- Ruptured oesophagus – Constant purging of fluids can cause significant tears to appear on the oesophagus, leading to Mallory-Weiss syndrome or Boerhaave syndrome. In both cases, there is severe damage in the oesophagus, which needs emergency care.
- Pancreatitis – Forceful purging can cause inflammation in the pancreas.
- Hormonal imbalance – In some cases, it isn’t uncommon to see irregular periods and fertility issues among those with this condition. These imbalances can eventually make it difficult to conceive and can even complicate pregnancy if conception does occur.
Diagnosis of bulimia nervosa
There is no one test or physical exam that can diagnose bulimia nervosa. The diagnosis is usually made based on a psychological evaluation and the patient’s medical history.
The psychological evaluation may include questions about your eating habits, body image and mood. The doctor may also ask about your weight history and if you have ever tried to lose weight in an unhealthy way.
Your medical history will be considered to rule out other possible causes of your symptoms, such as another eating disorder called anorexia nervosa or a medical condition. Blood tests may also be done to check for kidney problems or monitor electrolyte levels.
If you are diagnosed with bulimia nervosa, you will likely be referred to a mental health professional for treatment, which may include psychotherapy, medication and nutrition counselling.
Treatment of bulimia nervosa
There are many ways to treat bulimia nervosa. The most effective approach depends on the individual. Medication might work for some. For others, therapy is a good solution. Ideally, a combination of both works best.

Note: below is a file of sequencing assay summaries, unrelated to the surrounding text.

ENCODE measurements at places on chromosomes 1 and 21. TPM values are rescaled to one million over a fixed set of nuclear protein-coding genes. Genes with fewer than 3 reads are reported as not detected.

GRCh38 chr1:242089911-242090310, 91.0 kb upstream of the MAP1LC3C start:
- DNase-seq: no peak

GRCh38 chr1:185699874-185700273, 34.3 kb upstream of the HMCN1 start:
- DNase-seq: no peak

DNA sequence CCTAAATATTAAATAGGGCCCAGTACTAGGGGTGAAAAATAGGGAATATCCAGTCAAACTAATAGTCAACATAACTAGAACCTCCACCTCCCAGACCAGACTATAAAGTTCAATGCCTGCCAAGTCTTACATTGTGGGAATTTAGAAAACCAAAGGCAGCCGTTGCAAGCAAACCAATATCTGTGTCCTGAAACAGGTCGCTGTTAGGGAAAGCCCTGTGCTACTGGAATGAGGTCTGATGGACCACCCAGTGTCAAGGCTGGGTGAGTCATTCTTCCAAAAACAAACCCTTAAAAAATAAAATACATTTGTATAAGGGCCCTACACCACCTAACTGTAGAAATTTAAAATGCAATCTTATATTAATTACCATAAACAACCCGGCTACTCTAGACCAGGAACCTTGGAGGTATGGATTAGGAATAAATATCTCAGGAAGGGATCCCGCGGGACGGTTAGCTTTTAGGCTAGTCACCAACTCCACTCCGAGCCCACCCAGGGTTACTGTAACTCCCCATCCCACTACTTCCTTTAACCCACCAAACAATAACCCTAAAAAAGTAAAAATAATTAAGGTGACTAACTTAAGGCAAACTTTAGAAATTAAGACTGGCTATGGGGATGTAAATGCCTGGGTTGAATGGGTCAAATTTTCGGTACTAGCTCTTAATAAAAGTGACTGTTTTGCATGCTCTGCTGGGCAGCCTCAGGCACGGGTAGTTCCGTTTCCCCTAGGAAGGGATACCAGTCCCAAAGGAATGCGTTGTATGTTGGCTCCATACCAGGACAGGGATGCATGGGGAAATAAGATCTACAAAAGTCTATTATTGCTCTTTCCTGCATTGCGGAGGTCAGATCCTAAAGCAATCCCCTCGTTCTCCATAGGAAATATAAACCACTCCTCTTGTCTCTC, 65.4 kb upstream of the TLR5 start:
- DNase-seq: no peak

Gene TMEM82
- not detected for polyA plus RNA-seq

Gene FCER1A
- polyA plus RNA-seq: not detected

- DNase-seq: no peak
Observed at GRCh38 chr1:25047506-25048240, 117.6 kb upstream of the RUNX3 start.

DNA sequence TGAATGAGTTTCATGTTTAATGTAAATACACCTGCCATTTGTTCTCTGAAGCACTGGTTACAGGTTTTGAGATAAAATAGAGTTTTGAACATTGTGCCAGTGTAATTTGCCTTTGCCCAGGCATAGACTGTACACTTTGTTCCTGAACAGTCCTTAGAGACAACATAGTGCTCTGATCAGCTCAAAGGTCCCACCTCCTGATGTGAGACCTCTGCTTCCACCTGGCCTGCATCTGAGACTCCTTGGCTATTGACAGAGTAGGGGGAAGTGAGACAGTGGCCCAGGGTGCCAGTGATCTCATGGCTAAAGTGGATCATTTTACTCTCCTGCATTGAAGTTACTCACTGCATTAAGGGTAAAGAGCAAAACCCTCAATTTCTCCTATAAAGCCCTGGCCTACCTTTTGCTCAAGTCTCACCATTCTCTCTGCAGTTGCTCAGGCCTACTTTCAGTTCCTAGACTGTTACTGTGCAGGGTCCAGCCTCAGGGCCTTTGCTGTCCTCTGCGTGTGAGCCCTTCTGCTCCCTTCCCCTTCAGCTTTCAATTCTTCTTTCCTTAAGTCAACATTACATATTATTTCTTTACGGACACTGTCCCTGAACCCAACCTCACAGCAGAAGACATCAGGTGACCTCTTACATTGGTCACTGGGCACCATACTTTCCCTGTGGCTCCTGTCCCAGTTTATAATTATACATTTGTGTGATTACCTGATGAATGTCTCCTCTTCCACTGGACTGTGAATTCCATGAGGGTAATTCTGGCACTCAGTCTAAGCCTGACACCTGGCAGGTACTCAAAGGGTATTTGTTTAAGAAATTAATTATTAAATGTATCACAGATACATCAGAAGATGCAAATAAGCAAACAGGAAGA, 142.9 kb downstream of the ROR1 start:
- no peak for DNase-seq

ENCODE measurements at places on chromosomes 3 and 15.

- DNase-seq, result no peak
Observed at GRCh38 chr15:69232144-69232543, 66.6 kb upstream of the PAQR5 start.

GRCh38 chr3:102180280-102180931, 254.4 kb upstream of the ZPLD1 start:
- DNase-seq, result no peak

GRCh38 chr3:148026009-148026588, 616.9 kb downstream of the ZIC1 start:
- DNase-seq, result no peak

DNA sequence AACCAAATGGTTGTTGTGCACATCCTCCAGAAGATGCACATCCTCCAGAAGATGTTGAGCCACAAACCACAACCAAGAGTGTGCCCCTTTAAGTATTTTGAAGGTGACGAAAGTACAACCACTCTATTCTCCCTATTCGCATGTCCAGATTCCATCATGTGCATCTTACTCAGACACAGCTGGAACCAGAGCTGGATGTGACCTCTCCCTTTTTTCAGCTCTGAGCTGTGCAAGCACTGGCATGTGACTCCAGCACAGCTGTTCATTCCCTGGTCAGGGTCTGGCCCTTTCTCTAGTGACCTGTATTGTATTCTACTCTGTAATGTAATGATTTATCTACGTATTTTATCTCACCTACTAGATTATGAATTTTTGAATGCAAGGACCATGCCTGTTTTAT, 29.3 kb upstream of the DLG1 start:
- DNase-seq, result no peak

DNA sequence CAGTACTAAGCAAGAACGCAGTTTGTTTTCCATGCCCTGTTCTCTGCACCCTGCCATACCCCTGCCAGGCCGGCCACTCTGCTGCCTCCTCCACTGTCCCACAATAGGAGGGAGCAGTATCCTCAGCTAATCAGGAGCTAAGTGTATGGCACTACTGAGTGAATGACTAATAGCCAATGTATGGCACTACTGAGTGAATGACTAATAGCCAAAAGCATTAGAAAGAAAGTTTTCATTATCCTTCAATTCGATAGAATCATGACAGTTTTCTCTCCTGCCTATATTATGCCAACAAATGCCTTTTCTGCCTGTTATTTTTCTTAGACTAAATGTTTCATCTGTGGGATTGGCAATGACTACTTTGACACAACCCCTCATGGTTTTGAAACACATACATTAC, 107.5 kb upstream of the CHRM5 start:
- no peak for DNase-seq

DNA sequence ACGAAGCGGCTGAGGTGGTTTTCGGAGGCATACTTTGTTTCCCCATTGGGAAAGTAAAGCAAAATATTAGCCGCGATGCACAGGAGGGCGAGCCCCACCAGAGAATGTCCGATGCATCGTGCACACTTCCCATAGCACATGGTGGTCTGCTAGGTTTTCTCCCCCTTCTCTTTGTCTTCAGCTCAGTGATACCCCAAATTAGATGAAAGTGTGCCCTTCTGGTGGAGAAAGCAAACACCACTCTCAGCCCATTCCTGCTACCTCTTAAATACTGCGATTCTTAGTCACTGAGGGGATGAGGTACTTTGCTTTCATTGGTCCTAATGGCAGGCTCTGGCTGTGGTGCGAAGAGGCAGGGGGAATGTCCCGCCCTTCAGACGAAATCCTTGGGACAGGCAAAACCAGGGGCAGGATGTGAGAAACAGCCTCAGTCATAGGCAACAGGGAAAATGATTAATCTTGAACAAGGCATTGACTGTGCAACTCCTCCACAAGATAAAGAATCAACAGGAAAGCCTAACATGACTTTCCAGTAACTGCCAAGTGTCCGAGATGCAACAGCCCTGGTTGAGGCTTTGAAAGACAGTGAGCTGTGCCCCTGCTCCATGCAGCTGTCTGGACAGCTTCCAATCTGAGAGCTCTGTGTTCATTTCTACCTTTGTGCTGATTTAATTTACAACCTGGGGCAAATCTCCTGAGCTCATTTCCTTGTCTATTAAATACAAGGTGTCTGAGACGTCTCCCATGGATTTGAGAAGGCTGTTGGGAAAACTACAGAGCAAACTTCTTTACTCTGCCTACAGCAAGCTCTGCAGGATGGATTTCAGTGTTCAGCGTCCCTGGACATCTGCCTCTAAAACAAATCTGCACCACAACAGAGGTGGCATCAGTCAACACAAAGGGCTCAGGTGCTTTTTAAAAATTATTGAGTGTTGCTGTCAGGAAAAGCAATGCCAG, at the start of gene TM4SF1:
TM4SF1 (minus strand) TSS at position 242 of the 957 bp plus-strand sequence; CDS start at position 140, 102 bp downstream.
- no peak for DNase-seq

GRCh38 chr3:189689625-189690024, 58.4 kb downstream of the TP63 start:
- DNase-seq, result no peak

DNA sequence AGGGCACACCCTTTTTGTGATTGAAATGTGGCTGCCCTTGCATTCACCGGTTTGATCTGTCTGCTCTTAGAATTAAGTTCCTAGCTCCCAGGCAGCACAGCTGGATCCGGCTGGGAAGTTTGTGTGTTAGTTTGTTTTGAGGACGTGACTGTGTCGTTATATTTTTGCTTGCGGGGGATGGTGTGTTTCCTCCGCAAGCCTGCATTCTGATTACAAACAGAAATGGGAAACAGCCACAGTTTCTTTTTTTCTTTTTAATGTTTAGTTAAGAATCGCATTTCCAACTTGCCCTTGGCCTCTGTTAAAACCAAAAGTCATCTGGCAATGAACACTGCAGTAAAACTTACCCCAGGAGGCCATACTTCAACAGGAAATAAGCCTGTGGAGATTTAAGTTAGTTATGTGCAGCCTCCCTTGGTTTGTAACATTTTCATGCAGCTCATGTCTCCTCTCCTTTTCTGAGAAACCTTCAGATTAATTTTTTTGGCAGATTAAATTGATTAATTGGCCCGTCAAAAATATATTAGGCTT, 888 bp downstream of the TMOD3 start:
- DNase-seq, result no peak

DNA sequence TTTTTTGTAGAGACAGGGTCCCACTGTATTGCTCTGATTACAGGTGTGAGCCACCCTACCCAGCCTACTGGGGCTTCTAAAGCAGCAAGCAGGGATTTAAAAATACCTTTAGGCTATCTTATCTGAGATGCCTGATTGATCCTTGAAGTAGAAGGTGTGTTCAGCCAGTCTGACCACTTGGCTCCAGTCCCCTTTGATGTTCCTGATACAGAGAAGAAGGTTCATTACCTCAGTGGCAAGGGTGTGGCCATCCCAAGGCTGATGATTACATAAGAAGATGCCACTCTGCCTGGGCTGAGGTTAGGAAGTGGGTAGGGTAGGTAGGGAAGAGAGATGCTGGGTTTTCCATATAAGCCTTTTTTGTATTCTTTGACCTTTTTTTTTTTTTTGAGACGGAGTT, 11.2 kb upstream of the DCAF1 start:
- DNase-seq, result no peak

Many types of medications are effective in treating bulimia nervosa. They include antidepressants and mood stabilisers. Antidepressants are the most commonly used type of medication for bulimia nervosa. They can help reduce symptoms of depression and anxiety, and they can also help lessen the urge to binge and purge. Anti-anxiety drugs can also help reduce stress and allow people to cope with stressful situations related to food or body image.
Cognitive behavioural therapy (CBT) is the most common therapy used to treat bulimia nervosa. CBT focuses on changing negative thoughts and behaviours contributing to the eating disorder. It can help people learn how to cope with stressful situations without turning to food. Other types of therapy may be helpful, too. They include interpersonal therapy (IPT) and family therapy. IPT focuses on relationships and communication patterns. On the other hand, family therapy helps family members identify and address any underlying issues contributing to the eating disorder.
In a nutshell, bulimia nervosa is a severe eating disorder that can have devastating effects on an individual’s physical and mental health. If you or someone you know is struggling with bulimia, it’s vital to seek professional help as soon as possible. With proper treatment, people with bulimia can recover and go on to lead happy and healthy lives. To seek assistance in handling eating disorders, contact us at United We Care. A licensed therapist will help you get your life back on track!